Cubs trade Emilio Bonifacio, James Russell to Braves
BY GORDON WITTENMYER Staff Reporter July 31, 2014 3:42PM
SELLER’S MARKET FOR CUBS
The Cubs might not be done trading this summer. GM Jed Hoyer said they’ll be ready to make waiver deals in August. But the Cubs were among the more active teams in the July trade market, landing seven players in four deals:
SS Addison Russell (Class AA), Athletics (for Samardzija/Hammel), July 5
OF Billy McKinney (Class A), Athletics (for Samardzija/Hammel), July 5
RHP Dan Straily (Class AAA-majors), Athletics (for Samardzija/Hammel), July 5
Player to be named later, Athletics (for Samardzija/Hammel), July 5
RHP Jonathan Martinez (Class A), Dodgers (for Darwin Barney), Monday
LHP Felix Doubront (majors), Red Sox (for player to be named), Wednesday
C Victor Caratini (Class A), Braves (for Bonifacio/J. Russell), Thursday
Updated: July 31, 2014 11:12PM
In their two big deals of the July trading season, the Cubs added one of the top shortstop prospects in baseball, a well-regarded outfield prospect and — just before the non-waiver deadline Thursday — a catching prospect who helps address one of the biggest position deficits in the system.
Now comes the hard part: turning it all into a formidable big-league lineup and, tougher yet, finding enough pitching to make it a big-league champion.
Impact hitters have become relatively scarce because of steroid testing. So the Cubs are pleased to have some of the top hitting prospects in the game on the verge of joining All-Stars Starlin Castro and Anthony Rizzo.
“But that said, we know we’re not close on pitching,” general manager Jed Hoyer said. “We know we have to add a lot more depth. We have to add a lot more talent. And really our next 18 to 24 months is going to be largely spent on doing just that.”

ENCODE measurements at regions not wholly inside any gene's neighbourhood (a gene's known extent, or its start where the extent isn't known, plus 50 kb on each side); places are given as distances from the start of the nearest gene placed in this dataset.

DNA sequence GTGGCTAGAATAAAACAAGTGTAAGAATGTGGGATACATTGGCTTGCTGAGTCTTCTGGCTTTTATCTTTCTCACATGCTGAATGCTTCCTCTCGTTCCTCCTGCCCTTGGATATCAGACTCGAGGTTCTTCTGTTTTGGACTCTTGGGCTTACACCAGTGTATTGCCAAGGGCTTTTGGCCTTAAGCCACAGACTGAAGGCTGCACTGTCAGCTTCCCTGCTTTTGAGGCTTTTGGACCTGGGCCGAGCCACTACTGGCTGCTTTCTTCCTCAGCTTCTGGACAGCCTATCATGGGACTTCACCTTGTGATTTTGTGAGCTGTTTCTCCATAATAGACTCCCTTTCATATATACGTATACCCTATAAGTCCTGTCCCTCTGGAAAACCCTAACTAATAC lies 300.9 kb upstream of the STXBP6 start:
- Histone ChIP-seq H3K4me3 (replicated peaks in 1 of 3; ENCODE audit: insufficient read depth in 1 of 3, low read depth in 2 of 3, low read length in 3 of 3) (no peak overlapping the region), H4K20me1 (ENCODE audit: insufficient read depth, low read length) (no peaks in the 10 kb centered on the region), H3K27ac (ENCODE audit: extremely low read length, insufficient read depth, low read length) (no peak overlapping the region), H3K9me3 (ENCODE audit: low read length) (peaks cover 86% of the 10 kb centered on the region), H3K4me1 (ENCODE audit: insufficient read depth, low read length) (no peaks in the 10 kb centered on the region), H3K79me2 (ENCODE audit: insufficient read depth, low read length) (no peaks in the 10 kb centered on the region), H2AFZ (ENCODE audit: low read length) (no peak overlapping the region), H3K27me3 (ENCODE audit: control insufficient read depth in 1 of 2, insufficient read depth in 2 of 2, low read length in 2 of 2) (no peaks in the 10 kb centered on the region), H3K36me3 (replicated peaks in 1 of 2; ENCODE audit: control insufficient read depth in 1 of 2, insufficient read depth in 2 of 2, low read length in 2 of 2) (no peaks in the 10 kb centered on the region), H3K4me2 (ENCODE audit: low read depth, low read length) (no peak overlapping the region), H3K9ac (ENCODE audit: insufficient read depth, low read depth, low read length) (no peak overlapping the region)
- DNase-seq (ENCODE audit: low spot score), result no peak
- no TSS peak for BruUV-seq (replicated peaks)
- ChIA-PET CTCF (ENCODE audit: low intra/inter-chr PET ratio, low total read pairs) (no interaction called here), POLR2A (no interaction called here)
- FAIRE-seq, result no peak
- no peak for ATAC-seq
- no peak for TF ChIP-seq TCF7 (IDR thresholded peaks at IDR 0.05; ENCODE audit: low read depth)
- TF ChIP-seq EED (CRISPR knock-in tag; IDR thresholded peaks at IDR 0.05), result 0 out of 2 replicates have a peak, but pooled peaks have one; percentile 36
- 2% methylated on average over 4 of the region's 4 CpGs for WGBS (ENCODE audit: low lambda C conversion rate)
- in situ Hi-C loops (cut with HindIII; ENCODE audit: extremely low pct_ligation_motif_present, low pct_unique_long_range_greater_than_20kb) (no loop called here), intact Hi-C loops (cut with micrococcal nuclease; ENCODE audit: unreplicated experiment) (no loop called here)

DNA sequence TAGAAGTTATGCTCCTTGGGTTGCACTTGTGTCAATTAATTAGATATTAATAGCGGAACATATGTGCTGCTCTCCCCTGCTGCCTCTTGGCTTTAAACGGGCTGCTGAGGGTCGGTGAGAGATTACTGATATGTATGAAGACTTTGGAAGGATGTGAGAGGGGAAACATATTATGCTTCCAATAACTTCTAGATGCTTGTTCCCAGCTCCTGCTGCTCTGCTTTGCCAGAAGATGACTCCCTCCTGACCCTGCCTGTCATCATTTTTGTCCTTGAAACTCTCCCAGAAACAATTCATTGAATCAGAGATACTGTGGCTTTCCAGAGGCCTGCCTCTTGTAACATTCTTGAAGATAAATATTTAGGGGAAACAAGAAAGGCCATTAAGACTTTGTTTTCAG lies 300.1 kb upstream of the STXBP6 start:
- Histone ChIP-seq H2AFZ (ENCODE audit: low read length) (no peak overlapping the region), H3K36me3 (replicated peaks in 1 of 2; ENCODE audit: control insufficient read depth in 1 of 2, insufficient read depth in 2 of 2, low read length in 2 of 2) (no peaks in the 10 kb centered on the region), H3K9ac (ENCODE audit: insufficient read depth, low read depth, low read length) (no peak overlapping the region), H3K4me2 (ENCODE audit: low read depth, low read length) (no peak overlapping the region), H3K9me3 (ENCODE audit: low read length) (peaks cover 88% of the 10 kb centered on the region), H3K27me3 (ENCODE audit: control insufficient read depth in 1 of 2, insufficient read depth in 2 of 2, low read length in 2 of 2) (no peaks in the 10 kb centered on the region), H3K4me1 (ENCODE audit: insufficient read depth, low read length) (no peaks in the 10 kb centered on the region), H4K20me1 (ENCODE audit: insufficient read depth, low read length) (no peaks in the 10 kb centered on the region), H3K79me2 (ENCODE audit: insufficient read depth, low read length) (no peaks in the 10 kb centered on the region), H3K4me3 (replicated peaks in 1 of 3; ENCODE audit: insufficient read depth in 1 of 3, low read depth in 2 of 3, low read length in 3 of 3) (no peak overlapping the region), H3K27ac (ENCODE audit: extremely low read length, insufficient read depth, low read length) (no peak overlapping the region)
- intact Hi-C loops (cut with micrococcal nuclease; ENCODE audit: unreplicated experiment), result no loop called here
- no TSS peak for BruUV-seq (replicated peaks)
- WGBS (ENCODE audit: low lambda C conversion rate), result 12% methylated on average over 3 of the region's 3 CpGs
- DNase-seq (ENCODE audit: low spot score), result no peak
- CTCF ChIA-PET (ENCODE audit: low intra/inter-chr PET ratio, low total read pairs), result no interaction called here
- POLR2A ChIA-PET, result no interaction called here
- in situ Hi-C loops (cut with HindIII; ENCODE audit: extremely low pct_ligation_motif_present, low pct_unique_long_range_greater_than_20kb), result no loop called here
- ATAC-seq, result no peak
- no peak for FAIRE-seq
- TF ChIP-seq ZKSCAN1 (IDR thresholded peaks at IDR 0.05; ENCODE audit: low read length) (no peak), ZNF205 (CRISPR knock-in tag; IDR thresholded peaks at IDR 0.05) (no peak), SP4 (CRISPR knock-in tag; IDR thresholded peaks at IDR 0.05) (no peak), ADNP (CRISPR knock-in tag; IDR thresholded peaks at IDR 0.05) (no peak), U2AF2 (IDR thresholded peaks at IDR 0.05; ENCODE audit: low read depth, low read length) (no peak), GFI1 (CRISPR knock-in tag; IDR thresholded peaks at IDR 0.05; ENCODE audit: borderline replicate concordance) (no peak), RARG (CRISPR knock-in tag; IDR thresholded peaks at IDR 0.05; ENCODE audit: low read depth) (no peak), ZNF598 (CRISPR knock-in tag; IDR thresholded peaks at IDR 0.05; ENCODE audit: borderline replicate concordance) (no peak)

On Thursday, the Cubs sent reliever James Russell and utility man Emilio Bonifacio to the Braves for Class A catching prospect Victor Caratini, a switch-hitter whose .377 on-base percentage is nearly 100 points higher than his batting average in 145 career professional games. The Cubs also included $1 million in the deal to get the prospect they wanted.
But as they look ahead for ways to acquire pitching — and with more payroll flexibility than this front office has had since taking charge three years ago — the trades of Red Sox ace John Lester to the Athletics and the Indians’ Justin Masterson to the Cardinals could loom large.
The Cubs have had internal discussions regarding both pending free agents, according to sources. And the trades assure a more open market because the starters no longer are eligible to receive qualifying offers from their team that would cost any team signing them a compensation draft pick.
Hoyer didn’t want to talk about other teams’ trades in the context of his team. But it’s one more potential gain the Cubs made on a day they acquired a prospect Hoyer said they eyed in the draft last year and has had strong scouting reports since.
They liked Caratini, 20, enough to include Russell and the cash because a rent-a-player utility guy such as Bonifacio wouldn’t get the deal done. The pair has roughly a combined $1.4 million left on their contracts.
“Sometimes when you start talking about rentals, the other team isn’t excited to give up a lot of value,” Hoyer said. “So in order to get a player that we liked, obviously we had to include Russell. He certainly wasn’t a guy we came into today feeling like we had to move.”
Bonifacio’s departure was a foregone conclusion as soon as the Cubs decided to hold him out of the lineup Wednesday night as they negotiated with multiple teams. Hoyer said “about a half-dozen” teams had some level of interest in Bonifacio.
“It’s still kind of weird,” said Russell, who learned of the deal during the Cubs’ 3-1 victory over the Rockies, then shared public hugs and goodbyes in the bullpen and dugout as the game continued. “I don’t know how to feel. There’s a lot of excitement and a lot of mixed emotions. It’s going to be a good thing.”